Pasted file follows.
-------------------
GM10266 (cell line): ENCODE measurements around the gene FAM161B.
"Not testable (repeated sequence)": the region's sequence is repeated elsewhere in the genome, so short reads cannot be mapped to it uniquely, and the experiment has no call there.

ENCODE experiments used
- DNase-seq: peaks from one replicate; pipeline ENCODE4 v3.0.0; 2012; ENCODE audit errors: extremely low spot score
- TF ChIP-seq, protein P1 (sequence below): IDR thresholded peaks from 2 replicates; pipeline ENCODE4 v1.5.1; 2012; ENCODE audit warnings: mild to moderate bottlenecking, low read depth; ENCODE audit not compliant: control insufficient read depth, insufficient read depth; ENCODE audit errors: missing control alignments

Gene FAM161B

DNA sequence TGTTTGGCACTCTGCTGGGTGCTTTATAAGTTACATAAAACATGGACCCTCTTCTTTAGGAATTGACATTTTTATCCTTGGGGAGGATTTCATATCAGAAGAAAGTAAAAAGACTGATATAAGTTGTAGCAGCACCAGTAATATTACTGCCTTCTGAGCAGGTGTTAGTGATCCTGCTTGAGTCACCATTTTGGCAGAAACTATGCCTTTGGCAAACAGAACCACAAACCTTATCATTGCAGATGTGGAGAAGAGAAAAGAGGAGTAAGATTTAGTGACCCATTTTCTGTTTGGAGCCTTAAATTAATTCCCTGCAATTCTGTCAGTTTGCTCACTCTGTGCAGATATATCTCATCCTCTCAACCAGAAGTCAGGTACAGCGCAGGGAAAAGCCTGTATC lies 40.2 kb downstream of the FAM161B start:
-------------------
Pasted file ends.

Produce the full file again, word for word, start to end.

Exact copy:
GM10266 (cell line): ENCODE measurements around the gene FAM161B.
"Not testable (repeated sequence)": the region's sequence is repeated elsewhere in the genome, so short reads cannot be mapped to it uniquely, and the experiment has no call there.

ENCODE experiments used
- DNase-seq: peaks from one replicate; pipeline ENCODE4 v3.0.0; 2012; ENCODE audit errors: extremely low spot score
- TF ChIP-seq, protein P1 (sequence below): IDR thresholded peaks from 2 replicates; pipeline ENCODE4 v1.5.1; 2012; ENCODE audit warnings: mild to moderate bottlenecking, low read depth; ENCODE audit not compliant: control insufficient read depth, insufficient read depth; ENCODE audit errors: missing control alignments

Gene FAM161B

DNA sequence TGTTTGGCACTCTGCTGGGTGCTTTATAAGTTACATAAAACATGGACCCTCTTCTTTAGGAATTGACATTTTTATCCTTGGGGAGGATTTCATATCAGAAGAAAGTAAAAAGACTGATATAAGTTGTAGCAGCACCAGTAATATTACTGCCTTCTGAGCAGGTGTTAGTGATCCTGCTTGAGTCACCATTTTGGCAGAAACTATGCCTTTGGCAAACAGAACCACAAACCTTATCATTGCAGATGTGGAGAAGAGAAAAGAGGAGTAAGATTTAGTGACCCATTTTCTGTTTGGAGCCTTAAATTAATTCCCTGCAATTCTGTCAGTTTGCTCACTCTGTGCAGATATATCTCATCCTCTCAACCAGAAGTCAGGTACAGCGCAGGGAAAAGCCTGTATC lies 40.2 kb downstream of the FAM161B start: